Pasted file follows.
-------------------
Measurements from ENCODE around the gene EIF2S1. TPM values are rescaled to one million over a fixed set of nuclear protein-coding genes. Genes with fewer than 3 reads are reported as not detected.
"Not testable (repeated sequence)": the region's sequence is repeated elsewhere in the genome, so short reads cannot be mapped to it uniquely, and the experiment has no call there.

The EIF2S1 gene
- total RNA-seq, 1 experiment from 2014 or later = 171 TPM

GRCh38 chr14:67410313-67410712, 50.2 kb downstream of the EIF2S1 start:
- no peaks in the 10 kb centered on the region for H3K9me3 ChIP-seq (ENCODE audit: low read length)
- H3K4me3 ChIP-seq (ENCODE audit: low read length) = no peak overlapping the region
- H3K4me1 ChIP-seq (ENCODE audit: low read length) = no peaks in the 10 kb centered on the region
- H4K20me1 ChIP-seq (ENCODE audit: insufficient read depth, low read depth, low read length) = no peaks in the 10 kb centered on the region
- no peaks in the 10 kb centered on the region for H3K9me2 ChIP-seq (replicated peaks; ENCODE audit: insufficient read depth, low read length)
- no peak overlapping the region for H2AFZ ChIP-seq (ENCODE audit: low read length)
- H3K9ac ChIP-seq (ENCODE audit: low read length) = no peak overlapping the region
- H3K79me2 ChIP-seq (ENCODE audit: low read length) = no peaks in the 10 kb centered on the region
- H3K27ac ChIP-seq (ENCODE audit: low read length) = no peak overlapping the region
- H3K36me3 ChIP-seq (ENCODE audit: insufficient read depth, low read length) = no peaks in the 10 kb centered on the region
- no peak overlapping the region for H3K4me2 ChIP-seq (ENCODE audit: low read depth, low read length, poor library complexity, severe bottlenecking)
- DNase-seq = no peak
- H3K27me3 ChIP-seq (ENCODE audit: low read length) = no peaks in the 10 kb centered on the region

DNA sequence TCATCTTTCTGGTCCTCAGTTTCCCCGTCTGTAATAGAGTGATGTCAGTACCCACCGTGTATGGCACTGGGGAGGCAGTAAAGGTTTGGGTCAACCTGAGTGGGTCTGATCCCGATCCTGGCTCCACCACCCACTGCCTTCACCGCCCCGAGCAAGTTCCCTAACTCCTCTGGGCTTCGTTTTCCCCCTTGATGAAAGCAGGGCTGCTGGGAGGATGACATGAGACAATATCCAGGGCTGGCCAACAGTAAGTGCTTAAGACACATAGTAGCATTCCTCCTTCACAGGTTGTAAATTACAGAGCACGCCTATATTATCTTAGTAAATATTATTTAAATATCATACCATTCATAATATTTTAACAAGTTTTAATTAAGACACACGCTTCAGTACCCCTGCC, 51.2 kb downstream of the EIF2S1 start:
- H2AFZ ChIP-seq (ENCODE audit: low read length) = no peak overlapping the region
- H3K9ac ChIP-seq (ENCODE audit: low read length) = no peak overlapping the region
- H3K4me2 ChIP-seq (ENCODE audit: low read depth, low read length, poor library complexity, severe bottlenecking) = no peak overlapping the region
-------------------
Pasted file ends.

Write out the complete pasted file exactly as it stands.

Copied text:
Measurements from ENCODE around the gene EIF2S1. TPM values are rescaled to one million over a fixed set of nuclear protein-coding genes. Genes with fewer than 3 reads are reported as not detected.
"Not testable (repeated sequence)": the region's sequence is repeated elsewhere in the genome, so short reads cannot be mapped to it uniquely, and the experiment has no call there.

The EIF2S1 gene
- total RNA-seq, 1 experiment from 2014 or later = 171 TPM

GRCh38 chr14:67410313-67410712, 50.2 kb downstream of the EIF2S1 start:
- no peaks in the 10 kb centered on the region for H3K9me3 ChIP-seq (ENCODE audit: low read length)
- H3K4me3 ChIP-seq (ENCODE audit: low read length) = no peak overlapping the region
- H3K4me1 ChIP-seq (ENCODE audit: low read length) = no peaks in the 10 kb centered on the region
- H4K20me1 ChIP-seq (ENCODE audit: insufficient read depth, low read depth, low read length) = no peaks in the 10 kb centered on the region
- no peaks in the 10 kb centered on the region for H3K9me2 ChIP-seq (replicated peaks; ENCODE audit: insufficient read depth, low read length)
- no peak overlapping the region for H2AFZ ChIP-seq (ENCODE audit: low read length)
- H3K9ac ChIP-seq (ENCODE audit: low read length) = no peak overlapping the region
- H3K79me2 ChIP-seq (ENCODE audit: low read length) = no peaks in the 10 kb centered on the region
- H3K27ac ChIP-seq (ENCODE audit: low read length) = no peak overlapping the region
- H3K36me3 ChIP-seq (ENCODE audit: insufficient read depth, low read length) = no peaks in the 10 kb centered on the region
- no peak overlapping the region for H3K4me2 ChIP-seq (ENCODE audit: low read depth, low read length, poor library complexity, severe bottlenecking)
- DNase-seq = no peak
- H3K27me3 ChIP-seq (ENCODE audit: low read length) = no peaks in the 10 kb centered on the region

DNA sequence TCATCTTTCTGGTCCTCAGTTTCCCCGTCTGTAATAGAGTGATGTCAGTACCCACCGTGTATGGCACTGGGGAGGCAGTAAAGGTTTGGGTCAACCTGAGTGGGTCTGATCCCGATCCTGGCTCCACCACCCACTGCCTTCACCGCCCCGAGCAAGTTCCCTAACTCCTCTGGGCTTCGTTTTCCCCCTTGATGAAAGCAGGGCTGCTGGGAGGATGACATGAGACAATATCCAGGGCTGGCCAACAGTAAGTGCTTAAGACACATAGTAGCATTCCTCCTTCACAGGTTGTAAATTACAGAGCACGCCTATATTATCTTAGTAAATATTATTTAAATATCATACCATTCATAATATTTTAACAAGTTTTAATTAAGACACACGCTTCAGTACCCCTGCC, 51.2 kb downstream of the EIF2S1 start:
- H2AFZ ChIP-seq (ENCODE audit: low read length) = no peak overlapping the region
- H3K9ac ChIP-seq (ENCODE audit: low read length) = no peak overlapping the region
- H3K4me2 ChIP-seq (ENCODE audit: low read depth, low read length, poor library complexity, severe bottlenecking) = no peak overlapping the region